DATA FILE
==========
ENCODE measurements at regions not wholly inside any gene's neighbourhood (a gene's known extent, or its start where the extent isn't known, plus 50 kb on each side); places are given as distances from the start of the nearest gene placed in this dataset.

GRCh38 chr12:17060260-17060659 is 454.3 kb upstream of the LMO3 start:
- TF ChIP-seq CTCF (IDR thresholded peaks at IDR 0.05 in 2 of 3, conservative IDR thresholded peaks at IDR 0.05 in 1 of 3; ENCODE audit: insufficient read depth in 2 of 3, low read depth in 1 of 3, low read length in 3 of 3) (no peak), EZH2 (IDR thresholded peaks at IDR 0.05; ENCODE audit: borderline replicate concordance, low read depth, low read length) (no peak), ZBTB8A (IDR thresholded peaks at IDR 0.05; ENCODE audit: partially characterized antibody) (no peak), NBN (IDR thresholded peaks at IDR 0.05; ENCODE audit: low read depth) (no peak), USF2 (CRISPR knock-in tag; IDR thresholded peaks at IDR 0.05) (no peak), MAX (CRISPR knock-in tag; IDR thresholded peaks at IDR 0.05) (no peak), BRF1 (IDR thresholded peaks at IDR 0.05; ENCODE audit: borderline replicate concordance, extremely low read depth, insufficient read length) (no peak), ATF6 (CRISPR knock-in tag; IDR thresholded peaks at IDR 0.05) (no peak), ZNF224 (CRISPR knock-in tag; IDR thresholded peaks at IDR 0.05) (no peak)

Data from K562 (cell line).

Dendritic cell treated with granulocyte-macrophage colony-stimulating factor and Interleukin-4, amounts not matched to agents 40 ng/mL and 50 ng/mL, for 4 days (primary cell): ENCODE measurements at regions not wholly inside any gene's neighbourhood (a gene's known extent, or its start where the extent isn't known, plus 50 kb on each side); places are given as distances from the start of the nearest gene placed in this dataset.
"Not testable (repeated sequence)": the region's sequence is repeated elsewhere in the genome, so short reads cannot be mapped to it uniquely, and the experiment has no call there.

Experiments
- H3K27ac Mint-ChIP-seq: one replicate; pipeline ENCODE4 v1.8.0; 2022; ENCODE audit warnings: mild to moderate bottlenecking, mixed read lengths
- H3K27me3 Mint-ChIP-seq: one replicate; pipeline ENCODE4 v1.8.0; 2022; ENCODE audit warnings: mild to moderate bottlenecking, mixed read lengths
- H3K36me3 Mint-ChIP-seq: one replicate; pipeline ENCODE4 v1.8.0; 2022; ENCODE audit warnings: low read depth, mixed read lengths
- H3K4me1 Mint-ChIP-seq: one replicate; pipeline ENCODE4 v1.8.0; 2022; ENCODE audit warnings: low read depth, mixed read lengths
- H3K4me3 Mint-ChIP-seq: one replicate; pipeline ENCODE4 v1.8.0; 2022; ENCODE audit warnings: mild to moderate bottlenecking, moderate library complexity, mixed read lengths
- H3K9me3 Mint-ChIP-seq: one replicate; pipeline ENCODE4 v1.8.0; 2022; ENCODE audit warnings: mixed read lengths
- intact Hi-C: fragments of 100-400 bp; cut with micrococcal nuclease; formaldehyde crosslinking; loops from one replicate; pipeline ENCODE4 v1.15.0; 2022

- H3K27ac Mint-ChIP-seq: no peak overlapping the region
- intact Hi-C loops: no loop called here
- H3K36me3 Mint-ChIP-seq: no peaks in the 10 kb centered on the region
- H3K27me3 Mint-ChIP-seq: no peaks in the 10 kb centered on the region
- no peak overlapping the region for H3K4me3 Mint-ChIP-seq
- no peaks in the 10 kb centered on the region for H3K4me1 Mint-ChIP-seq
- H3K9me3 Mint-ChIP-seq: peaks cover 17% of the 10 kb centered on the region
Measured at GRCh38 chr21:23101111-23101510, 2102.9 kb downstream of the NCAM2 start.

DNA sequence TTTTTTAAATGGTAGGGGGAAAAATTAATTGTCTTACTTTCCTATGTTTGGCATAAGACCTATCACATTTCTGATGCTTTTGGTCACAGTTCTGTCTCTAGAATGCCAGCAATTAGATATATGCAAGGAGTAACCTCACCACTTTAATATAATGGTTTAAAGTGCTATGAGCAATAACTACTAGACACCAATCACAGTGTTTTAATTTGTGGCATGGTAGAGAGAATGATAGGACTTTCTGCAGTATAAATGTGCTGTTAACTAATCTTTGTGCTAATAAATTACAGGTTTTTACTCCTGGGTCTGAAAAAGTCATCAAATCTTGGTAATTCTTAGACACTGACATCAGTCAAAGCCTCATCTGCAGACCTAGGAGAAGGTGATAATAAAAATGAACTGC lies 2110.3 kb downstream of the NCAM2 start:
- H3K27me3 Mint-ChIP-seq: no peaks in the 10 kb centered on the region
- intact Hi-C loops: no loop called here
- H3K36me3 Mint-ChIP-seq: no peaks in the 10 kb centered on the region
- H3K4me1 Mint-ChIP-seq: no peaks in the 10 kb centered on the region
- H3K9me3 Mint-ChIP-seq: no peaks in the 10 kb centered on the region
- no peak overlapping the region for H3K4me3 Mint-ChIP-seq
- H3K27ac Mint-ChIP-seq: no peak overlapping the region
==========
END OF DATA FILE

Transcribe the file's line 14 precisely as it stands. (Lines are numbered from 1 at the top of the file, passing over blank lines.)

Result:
- intact Hi-C: fragments of 100-400 bp; cut with micrococcal nuclease; formaldehyde crosslinking; loops from one replicate; pipeline ENCODE4 v1.15.0; 2022